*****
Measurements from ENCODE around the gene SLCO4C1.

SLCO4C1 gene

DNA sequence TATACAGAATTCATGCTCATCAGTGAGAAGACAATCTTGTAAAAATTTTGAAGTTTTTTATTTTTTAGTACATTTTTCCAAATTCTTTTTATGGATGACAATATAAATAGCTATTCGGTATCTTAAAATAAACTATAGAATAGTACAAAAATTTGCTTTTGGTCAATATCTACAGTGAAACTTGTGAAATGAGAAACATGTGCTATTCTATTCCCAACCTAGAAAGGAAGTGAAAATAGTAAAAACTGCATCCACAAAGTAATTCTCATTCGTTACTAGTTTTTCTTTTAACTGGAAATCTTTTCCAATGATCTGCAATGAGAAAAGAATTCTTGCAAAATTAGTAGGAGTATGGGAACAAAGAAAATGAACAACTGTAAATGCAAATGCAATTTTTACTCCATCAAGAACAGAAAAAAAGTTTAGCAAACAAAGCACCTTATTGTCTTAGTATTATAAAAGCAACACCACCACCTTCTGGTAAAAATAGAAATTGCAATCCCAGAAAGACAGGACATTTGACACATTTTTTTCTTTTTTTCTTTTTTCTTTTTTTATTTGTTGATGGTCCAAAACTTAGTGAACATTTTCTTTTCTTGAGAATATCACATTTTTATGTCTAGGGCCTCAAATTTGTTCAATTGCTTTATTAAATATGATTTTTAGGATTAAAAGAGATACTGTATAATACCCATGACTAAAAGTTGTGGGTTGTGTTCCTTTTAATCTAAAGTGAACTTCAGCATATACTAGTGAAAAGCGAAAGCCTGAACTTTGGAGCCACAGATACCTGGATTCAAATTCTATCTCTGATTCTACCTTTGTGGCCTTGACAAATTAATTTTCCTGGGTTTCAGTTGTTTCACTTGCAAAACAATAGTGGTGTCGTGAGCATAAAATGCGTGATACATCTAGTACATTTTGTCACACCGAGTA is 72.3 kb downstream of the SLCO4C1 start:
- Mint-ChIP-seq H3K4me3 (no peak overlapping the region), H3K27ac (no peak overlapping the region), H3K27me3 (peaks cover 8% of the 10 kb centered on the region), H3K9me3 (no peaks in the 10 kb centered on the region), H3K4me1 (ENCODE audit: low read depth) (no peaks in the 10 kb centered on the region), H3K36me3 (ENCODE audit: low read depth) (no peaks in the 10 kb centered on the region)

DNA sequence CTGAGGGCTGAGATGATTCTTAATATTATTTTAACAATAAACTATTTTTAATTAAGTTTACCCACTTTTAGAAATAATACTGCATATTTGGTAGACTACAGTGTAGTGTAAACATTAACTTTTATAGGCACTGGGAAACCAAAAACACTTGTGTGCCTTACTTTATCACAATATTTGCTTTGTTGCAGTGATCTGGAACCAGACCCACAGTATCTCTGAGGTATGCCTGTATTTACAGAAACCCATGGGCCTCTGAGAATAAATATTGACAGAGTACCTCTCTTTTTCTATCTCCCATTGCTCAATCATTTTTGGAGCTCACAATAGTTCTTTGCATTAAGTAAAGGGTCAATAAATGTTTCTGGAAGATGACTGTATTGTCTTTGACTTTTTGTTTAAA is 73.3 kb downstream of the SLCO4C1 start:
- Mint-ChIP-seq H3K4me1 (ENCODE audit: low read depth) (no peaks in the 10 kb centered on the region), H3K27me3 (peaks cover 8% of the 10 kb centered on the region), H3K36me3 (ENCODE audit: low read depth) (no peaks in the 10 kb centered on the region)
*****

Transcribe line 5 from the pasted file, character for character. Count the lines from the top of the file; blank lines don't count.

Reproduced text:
DNA sequence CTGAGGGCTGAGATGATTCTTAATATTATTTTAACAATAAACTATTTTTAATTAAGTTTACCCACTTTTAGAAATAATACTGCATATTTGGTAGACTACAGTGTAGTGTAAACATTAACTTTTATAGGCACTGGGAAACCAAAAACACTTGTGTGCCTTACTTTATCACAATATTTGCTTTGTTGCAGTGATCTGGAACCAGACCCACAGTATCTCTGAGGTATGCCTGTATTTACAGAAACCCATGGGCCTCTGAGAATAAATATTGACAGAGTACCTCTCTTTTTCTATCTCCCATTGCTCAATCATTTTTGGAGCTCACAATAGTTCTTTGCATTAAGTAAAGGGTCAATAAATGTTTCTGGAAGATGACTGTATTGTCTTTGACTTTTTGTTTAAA is 73.3 kb downstream of the SLCO4C1 start: